3 Ways to Turn Your Challenges into Opportunities

challenges into opportunities

How much difference can you create in your life with a subtle little shift in perception? Sometimes the difference between a happy, successful outcome and a dismal failure, is only a slight shift in perception. How we represent things to ourselves determines how we will respond to any given situation. In turn, our response will help determine the outcome.

When life hands you  challenges, how do you feel about it? What is your initial internal response on an emotional level? What is your external response as seen through your body language and verbal expressions? Why does it even matter?

What does your responses to challenges reveal about you?

How we respond to any situation reveals a lot about our attitude and perception. So, when we see challenges as opportunities, what does that reveal about our personal vantage point? Likely it means that we have a healthy degree of optimism, self-confidence and openness, along with an adventurous spirit. It would indicate that we enjoy life and look forward to whatever comes next.

On the other hand, what does it say about us when we greet new challenges with feelings like: “Oh no, I don’t know how much more of this I can take.” Well obviously, this would indicate that we are running low on resources. It might also reveal a pessimistic, closed, and somewhat fearful perception of the world around us. This type of limiting attitude can only attract more of the same. Fear and negativity cannot possibly create a life of joy and prosperity.

The surprising thing is that there is often only a small degree of difference between a positive, optimistic perception, and a negative, pessimistic one. Even though these two attitudes are polar opposites, they both often start with the same challenges.

One degree of difference

Our immediate response to any situation sets up a corresponding chain of neurological events. If we can control our immediate response, we can change the outcome of those events. Allow me to illustrate.

When a golfer takes a swing at a ball, one degree of difference can determine whether he comes in under par, or sinks one in the lake. When a jet takes off from LA international, headed toward London, one degree of difference can determine whether he lands in Greenland or Africa. Okay, I admit that I didn’t plot this one on a map, but you get the idea.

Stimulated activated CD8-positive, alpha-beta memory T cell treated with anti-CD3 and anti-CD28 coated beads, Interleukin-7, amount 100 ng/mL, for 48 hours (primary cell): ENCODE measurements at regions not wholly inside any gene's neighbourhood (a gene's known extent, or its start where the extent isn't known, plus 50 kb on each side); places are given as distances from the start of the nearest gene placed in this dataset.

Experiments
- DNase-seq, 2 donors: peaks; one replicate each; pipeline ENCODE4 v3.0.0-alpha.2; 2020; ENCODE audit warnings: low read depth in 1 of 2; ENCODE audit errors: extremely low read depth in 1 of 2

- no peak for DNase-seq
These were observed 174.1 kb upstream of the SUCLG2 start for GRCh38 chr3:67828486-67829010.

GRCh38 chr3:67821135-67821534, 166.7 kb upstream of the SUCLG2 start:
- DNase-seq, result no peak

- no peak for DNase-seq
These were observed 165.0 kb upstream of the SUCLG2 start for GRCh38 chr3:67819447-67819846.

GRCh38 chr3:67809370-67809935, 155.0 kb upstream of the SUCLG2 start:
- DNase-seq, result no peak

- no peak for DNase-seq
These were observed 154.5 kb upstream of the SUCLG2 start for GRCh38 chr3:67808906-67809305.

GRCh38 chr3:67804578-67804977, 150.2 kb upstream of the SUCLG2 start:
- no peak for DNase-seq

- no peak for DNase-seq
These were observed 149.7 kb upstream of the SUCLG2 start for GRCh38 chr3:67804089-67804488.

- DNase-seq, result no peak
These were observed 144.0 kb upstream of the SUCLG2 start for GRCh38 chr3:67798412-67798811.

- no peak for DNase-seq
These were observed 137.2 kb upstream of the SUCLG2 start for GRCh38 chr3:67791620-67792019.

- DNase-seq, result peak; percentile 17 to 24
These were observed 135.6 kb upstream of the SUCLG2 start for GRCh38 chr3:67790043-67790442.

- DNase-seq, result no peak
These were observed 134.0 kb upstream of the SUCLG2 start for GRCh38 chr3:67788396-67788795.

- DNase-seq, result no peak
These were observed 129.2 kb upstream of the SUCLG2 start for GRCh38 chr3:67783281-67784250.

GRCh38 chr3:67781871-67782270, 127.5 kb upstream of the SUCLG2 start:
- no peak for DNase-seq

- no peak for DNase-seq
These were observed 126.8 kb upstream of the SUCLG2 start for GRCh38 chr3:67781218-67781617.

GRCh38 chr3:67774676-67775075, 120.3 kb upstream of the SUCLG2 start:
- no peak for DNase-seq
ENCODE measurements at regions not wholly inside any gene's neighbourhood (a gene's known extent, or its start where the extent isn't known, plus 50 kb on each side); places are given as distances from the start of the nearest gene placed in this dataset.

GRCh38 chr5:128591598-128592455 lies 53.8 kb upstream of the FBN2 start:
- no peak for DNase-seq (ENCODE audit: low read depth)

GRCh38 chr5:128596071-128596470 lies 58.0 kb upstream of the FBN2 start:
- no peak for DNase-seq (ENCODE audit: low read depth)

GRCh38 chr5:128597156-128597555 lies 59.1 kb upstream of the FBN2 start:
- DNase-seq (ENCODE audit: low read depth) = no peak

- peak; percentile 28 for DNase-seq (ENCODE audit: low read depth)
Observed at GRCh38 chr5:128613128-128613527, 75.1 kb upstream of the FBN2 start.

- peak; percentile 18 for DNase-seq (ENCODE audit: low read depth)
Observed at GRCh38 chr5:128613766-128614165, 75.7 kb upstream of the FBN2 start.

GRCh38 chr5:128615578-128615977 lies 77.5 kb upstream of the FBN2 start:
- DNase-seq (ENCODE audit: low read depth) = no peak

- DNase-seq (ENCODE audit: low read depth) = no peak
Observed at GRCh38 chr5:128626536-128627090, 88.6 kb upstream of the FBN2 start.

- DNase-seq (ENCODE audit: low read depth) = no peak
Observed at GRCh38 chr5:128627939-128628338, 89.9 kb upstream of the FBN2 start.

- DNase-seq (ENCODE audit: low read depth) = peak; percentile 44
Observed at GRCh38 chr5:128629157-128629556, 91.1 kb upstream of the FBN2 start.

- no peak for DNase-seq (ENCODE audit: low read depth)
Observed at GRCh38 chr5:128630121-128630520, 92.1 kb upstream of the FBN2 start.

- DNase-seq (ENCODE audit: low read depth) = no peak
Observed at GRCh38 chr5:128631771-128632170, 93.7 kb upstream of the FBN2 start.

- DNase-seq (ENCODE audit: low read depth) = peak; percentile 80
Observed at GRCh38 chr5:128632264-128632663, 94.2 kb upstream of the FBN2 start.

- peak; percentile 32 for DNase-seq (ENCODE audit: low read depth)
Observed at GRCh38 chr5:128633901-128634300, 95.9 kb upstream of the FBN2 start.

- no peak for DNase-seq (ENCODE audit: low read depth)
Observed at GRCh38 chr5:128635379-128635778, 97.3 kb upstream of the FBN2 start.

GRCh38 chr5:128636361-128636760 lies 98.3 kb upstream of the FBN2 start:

What’s the application?

Correspondingly, if our first response to any given situation is negative, it makes a positive outcome much more difficult to achieve. That initial negative response to new challenges triggers a negative response patterns, and we will begin to follow the ingrained neurological pathway established by previous negative experiences. In essence, we will switch over to autopilot in the wrong direction.

Here’s the important point: training ourselves to respond positively, or at least neutrally, will have the opposite effect. An optimistic response to new challenges will trigger a completely different set of established response patterns. Our subconscious will look for similarities between this situation and our initial response to positive experiences from our past. This will initiate a neurological chain reaction that will help move us in the right direction. Now we will be operating from a much more resourceful state.

So how do we train ourselves to control our initial response to challenges so they feel like opportunities? Let’s look at…

3 Ways to Turn Challenges into Opportunities

1) Liberate yourself – Accept responsibility! The first step is to recognize that we are in control. We need to accept responsibility for our responses, and recognize that they assert a powerful influence on our life. How many times have you heard someone say, “That’s just how I am, I can’t help it.” Until we accept responsibility we won’t have any reason to change.

Accepting responsibility is a wonderfully liberating experience. It puts you in the driver’s seat of our own life. That means that you are in control, not the circumstances. It is one of the most empowering things you can do for yourself.

Some people shy away from responsibility because it brings with it accountability. So let me ask you this, is it more empowering to be accountable for your own actions and attitudes, or be a helpless victim of circumstances? You see, when we give away accountability we create a state of helplessness. So I encourage you, liberate yourself – accept responsibility.

2) Use leverage. Leverage means that you exert the greatest amount of control with the least amount of effort. The time to do this is during the first few moments whenever you are faced with new challenges. Once you start down a negative road, it is much more difficult to reverse your course. If you control your first step, you start out in the right direction, and it is much easier to maintain that direction.